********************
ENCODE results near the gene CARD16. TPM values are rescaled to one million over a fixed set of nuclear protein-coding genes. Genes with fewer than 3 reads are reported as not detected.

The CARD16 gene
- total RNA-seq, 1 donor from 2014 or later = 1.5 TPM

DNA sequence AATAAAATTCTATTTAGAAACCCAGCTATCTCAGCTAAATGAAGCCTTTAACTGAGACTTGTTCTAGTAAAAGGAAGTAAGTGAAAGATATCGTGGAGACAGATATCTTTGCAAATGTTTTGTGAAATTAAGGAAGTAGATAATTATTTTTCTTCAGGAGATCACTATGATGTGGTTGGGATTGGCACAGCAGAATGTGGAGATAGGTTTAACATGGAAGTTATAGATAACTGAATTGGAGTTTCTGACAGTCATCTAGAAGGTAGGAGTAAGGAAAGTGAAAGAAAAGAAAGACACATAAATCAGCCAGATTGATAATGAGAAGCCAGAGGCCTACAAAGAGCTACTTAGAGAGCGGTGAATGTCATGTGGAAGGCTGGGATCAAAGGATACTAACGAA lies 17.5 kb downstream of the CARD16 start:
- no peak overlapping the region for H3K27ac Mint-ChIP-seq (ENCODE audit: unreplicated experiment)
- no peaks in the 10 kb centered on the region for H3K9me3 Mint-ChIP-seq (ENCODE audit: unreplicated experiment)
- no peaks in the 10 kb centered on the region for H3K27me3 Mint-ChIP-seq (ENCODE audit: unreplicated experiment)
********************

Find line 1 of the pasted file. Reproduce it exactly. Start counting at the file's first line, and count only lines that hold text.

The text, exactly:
ENCODE results near the gene CARD16. TPM values are rescaled to one million over a fixed set of nuclear protein-coding genes. Genes with fewer than 3 reads are reported as not detected.